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Fungal Meningitis Outbreak Reaches Georgia

So far 308 cases have now been reported and 23 people have died; Georgia is the 17th state to be affected.

From Snellville Patch

Georgia is now the 17th state impacted by the fungal meningitis outbreak linked to tainted steroid injections, according to the CDC.

According to ABCNews.com, around 14,000 patients are thought to have received injections of the steroid. The Forsyth Street Ambulatory Surgery Center in Macon is the only clinic in Georgia to have received a shipment.

The AJC reports that the person infected is a 66-year-old Macon woman. She is in stable condition.

“Clinically she doesn’t appear to be that sick,” said Dr. Patrick O’Neal, the agency’s director of health protection told the AJC, “but we feel an abundance of caution is needed.”

The current meningitis outbreak has been traced to a specific product and company.  According to the CDC, the people who should be most concerned are, "patients who have received a steroid injection of a potentially contaminated product into the spinal area. Several patients suffered strokes that are believed to have resulted from their infection." 

The contaminated product is being traced to drugs made by a Massachusetts pharmacy, the New England Compounding Center (NECC). They make various injectible drugs that are under investigation.

They have since recalled all their products and shut down their operations.

According to a Reuters report, "Dr. William Schaffner, an infectious diseases expert at the Vanderbilt University Medical Center in Nashville, said on "CBS This Morning" that he expects a "steady increase" in the number of fungal meningitis infections over the coming weeks."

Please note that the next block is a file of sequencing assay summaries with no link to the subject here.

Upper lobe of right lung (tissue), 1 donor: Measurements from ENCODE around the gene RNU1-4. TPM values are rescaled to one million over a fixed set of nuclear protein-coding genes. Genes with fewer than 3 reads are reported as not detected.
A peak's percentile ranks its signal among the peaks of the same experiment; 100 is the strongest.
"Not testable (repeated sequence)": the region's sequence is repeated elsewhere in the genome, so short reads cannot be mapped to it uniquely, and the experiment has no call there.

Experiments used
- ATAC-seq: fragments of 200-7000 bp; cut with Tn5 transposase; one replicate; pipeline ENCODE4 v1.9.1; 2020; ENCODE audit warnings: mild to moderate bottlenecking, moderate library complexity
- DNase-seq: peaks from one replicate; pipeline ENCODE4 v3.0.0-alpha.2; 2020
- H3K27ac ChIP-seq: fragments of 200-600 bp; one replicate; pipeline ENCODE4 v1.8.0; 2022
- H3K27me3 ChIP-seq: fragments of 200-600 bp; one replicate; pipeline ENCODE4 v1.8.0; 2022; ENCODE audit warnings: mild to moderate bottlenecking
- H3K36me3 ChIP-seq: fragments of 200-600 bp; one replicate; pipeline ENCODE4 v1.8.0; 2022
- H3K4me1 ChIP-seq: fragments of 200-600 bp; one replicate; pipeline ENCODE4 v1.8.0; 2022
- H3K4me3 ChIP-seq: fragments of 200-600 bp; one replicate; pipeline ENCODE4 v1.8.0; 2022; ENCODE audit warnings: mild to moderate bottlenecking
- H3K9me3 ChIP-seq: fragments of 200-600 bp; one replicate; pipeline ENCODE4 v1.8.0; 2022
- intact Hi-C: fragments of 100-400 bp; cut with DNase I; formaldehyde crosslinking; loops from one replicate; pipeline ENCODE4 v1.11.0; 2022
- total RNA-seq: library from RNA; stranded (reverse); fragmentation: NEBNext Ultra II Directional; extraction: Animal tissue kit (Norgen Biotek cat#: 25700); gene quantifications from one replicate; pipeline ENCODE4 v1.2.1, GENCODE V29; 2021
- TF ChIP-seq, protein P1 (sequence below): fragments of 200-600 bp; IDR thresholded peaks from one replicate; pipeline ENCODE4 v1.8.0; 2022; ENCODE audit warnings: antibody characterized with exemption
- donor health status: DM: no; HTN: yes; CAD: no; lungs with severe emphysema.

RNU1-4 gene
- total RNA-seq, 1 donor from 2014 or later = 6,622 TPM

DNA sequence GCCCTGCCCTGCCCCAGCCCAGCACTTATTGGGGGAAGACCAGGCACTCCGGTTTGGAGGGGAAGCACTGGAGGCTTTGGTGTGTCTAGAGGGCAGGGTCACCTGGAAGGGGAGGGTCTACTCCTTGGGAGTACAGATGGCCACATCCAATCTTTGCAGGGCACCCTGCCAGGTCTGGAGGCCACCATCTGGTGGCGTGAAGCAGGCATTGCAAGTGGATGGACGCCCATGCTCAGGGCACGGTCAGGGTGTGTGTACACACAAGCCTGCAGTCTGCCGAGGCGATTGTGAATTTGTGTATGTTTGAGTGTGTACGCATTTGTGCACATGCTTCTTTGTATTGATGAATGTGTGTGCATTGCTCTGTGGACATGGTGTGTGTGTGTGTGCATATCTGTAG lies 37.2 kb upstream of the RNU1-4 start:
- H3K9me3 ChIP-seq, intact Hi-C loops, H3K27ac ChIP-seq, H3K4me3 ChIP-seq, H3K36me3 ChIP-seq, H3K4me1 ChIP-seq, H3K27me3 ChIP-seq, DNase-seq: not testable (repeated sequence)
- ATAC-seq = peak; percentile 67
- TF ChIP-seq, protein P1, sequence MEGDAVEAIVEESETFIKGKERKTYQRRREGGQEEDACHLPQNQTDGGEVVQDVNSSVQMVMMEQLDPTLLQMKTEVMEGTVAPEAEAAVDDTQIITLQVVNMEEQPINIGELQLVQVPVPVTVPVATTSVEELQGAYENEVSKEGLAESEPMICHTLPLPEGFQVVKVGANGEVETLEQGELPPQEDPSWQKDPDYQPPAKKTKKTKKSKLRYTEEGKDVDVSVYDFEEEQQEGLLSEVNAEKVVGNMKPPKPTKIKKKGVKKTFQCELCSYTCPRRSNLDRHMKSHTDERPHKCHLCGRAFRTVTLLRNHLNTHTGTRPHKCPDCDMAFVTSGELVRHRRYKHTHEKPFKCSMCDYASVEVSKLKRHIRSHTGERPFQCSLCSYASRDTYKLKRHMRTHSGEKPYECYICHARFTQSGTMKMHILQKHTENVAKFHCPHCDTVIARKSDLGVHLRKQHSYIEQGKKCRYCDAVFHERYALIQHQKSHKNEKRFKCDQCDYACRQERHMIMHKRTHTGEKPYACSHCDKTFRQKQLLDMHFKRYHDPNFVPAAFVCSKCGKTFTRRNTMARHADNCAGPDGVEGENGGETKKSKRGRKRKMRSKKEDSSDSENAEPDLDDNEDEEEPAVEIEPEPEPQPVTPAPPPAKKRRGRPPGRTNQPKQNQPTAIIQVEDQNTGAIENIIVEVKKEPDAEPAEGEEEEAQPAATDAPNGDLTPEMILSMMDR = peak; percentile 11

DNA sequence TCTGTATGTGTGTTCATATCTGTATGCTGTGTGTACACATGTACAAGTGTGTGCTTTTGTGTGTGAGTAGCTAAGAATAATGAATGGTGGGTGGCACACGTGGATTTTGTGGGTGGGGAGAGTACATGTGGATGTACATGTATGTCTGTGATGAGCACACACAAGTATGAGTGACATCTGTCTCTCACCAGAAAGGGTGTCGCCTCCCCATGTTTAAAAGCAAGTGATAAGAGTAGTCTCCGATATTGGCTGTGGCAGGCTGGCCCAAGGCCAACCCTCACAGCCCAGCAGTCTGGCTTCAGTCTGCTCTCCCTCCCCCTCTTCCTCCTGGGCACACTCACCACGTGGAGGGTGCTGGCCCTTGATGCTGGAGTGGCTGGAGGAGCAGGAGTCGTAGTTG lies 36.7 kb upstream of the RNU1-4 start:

Meningitis is an infection of the membranes covering the brain and spinal cord. Symptoms include headache, fever and nausea. Fungal meningitis is not contagious.

The investigation also includes fungal infections associated with injections in a peripheral joint space, such as a knee, shoulder or ankle. CDC and public health officials are referring any patients who have symptoms that suggest possible meningitis or a possible peripheral joint infection to their physicians who can evaluate them further. Those patients injected in peripheral joints only are not believed to be at risk for fungal meningitis but could be at risk for joint infection. - CDC

If you have not received an injection in the last few months, you have nothing to worry about.  This form of meningitis is not contagious.  If you have had a spinal injection for any reason, you may be at high risk and should talk to your doctor to make sure you do not have any symptoms. 

In addition, those who have received other joint injections in the past months should be slightly concerned.  The CDC says that those receiving joint injections are not at risk from the meningitis virus, but they could have contracted a joint infection. 

As always see a doctor or go to the hospital if you have questions and/or symptoms.

See also:

  • CDC: West Nile Virus Spreading at Record Pace
  • The CDC Speaks Out About the Possibility of a Zombie Apocalypse
  • Speak Out: To Vaccinate or Not to Vaccinate?

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